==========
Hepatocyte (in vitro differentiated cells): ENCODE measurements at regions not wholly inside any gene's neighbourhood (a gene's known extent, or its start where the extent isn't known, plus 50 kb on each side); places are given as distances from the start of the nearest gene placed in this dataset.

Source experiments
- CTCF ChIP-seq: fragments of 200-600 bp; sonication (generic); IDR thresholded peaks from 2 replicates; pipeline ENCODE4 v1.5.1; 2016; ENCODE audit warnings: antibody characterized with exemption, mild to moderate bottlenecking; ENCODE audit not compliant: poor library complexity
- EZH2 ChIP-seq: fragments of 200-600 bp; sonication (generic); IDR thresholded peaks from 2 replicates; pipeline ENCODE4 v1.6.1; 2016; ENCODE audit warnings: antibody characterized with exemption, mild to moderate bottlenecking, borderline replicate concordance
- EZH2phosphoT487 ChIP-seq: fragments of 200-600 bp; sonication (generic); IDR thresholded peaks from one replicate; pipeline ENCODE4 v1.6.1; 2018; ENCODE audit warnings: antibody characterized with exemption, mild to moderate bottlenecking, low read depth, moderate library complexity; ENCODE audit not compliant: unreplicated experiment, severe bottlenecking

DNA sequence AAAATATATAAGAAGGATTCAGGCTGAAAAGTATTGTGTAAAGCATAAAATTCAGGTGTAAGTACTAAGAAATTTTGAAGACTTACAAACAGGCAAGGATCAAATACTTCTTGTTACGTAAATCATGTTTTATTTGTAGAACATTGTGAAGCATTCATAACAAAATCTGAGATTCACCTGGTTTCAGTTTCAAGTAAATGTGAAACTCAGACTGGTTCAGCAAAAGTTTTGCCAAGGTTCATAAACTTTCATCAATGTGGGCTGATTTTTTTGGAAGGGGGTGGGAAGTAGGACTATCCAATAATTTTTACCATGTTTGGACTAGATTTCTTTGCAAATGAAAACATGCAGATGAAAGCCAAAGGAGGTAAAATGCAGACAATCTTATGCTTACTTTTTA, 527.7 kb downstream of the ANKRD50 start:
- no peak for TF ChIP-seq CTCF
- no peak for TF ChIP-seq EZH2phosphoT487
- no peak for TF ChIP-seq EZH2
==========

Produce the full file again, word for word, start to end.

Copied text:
Hepatocyte (in vitro differentiated cells): ENCODE measurements at regions not wholly inside any gene's neighbourhood (a gene's known extent, or its start where the extent isn't known, plus 50 kb on each side); places are given as distances from the start of the nearest gene placed in this dataset.

Source experiments
- CTCF ChIP-seq: fragments of 200-600 bp; sonication (generic); IDR thresholded peaks from 2 replicates; pipeline ENCODE4 v1.5.1; 2016; ENCODE audit warnings: antibody characterized with exemption, mild to moderate bottlenecking; ENCODE audit not compliant: poor library complexity
- EZH2 ChIP-seq: fragments of 200-600 bp; sonication (generic); IDR thresholded peaks from 2 replicates; pipeline ENCODE4 v1.6.1; 2016; ENCODE audit warnings: antibody characterized with exemption, mild to moderate bottlenecking, borderline replicate concordance
- EZH2phosphoT487 ChIP-seq: fragments of 200-600 bp; sonication (generic); IDR thresholded peaks from one replicate; pipeline ENCODE4 v1.6.1; 2018; ENCODE audit warnings: antibody characterized with exemption, mild to moderate bottlenecking, low read depth, moderate library complexity; ENCODE audit not compliant: unreplicated experiment, severe bottlenecking

DNA sequence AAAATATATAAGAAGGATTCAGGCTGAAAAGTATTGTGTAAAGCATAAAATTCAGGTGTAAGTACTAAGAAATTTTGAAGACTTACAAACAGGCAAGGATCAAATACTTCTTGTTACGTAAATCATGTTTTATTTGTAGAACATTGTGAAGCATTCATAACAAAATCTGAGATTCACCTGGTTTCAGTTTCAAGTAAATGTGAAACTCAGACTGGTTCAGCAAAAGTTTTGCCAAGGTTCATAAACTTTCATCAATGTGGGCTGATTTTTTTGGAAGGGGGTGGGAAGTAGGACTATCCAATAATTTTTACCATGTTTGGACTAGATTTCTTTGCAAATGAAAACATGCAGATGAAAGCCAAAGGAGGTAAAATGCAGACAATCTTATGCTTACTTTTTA, 527.7 kb downstream of the ANKRD50 start:
- no peak for TF ChIP-seq CTCF
- no peak for TF ChIP-seq EZH2phosphoT487
- no peak for TF ChIP-seq EZH2